Elevate Your D&D Ambiance

The sounds of a busy waterfront marketplace, the smell of a crackling campfire, and the dim lights of a crowded tavern are all things dungeon masters have described time and time again. Explaining things like this is a great way to set the scene for your players and make them feel like they’re there. But is there anything you can do to take your ambiance to the next level? There most certainly is and I’ve got some tips to help you do it.


What is Ambiance?

The ambiance is the environment around you and being able to convey the proper ambiance of a scene can help keep your players engaged and feel like they’re fully immersed in the world you have set up for them. This helps set the tone for the events that are taking place and can influence how your characters decide to roleplay as things unfold. You want your players to feel like they’ve been transported to a faraway place and are experiencing the encounter as if they’re there and the best way to do that is to focus on all of their senses.

Focus on your senses

My first bit of advice for trying to create a better ambiance is to make sure you mention all four senses when you are describing a scene; sight, sound, smell, and touch. You don’t have to go into excruciating detail but making a quick mention of something that describes each of the senses can make a huge difference.

Let’s go back to the example of the waterfront marketplace. You can tell your players that they’ve entered a busy waterfront marketplace and they’ll probably be able to put together what that looks like. Or you could give them something like this:

“As your party enters the marketplace, the smell of fresh fish is in the air as you see busy rows of people moving through aisles of stalls with vendors shouting at passersby trying to sell the day’s catch. As you push through the crowds you can feel the cool breeze from the ocean carrying the scent of salt.”

You can keep it simple with a quick 2-3 sentences, just make sure to hit each of the four senses. This can make a big difference in how your players react to a scene and the more invested you can get them in what’s happening they’ll be more engaged and the more memorable of an experience it will be.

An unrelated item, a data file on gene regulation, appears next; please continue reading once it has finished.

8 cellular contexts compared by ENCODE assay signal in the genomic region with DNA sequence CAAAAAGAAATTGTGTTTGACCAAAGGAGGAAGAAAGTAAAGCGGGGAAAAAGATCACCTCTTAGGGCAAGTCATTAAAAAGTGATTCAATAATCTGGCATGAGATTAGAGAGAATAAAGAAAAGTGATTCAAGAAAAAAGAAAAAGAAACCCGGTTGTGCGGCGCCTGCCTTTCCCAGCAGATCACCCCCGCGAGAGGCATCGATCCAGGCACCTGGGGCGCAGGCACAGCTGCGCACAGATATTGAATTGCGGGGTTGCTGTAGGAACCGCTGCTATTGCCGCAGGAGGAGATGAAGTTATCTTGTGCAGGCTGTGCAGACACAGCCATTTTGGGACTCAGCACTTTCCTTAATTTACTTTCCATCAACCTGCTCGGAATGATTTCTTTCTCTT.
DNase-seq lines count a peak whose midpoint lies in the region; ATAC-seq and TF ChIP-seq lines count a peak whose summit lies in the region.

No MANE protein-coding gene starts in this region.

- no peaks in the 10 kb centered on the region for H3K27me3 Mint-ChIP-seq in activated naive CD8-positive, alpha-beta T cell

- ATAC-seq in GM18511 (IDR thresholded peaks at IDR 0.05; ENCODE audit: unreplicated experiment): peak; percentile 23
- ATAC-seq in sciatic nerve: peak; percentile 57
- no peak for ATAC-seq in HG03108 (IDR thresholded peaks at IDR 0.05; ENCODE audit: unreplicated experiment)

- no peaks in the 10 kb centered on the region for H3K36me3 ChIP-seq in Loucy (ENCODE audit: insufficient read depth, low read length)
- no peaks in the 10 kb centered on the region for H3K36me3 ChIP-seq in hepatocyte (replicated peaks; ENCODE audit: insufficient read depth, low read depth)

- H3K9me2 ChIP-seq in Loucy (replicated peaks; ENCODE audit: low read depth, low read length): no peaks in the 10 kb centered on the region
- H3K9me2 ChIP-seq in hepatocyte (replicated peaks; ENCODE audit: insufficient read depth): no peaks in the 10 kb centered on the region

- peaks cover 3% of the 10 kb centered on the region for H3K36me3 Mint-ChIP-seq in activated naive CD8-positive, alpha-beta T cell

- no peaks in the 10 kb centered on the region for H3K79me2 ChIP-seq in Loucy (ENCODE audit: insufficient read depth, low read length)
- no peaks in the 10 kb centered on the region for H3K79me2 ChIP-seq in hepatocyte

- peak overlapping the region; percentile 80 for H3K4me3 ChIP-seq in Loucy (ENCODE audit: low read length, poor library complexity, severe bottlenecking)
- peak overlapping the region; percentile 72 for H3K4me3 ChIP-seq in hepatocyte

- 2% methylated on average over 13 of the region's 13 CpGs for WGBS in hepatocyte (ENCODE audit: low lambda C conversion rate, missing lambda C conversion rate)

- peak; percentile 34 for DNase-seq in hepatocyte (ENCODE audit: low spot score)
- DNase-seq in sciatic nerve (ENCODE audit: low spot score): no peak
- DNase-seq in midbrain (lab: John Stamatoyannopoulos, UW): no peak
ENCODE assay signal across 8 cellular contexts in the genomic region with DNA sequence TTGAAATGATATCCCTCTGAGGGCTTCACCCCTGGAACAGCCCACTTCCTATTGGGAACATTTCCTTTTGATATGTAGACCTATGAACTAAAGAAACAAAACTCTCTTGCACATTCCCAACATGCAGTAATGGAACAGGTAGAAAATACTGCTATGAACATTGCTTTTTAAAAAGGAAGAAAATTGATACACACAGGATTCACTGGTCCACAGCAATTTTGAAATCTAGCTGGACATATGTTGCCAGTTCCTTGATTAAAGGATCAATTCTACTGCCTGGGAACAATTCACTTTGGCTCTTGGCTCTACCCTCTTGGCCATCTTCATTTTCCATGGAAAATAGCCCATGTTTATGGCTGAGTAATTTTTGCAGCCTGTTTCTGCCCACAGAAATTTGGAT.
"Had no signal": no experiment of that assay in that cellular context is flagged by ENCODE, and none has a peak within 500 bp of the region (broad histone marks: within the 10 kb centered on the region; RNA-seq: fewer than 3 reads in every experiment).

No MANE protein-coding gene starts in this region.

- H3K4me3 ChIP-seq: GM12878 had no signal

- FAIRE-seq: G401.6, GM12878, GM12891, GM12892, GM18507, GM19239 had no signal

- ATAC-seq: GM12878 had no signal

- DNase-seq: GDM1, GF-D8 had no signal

Elevate Those Senses

Honing your descriptions in on the proper senses will elevate your game, but for those DMs that want to provide an ambiance that no one will forget these following tips will be for you. The tips and tools I’ll mention will still focus on the senses of sight, sound, touch, and smell but will help you bring those senses to life and make your players feel like they’re living the scenes their characters are experiencing. I’ll even address ways for DMs to incorporate these techniques into their online games.

Play Background Noises or Soundtracks

Let’s start with the one that’s easy for most people to do, playing background noise or soundtracks. Playing a song when you say there is a bard playing in the tavern can help bring the scene to life or you can even play a soundscape meant to feel like you are walking through a windy forest. There are a lot of different resources out there for finding sounds and songs for any situation you could think a D&D game would need. Before I get into some of the different tools and where to find them, I have some tips for picking out your soundtracks and background noise.

Use Music Without Vocals

When you are searching for songs to use during a game session make sure you use music that doesn’t have any vocal parts. Songs with vocals can be distracting during a game, especially if it is a song that people already know or if you are going to use it more than once. People may be tempted to sing along and tend to have a harder time paying attention to the game.

Keep Background Noise in the Background

I’m a big fan of using different kinds of soundscapes to get as much immersion as possible from every scene. Just make sure to balance your volume with the volume of the room. These soundscapes should fade into the background but remind your players at every moment exactly what scene they are in. It shouldn’t be loud enough to be distracting or anyone should have to try to speak over it.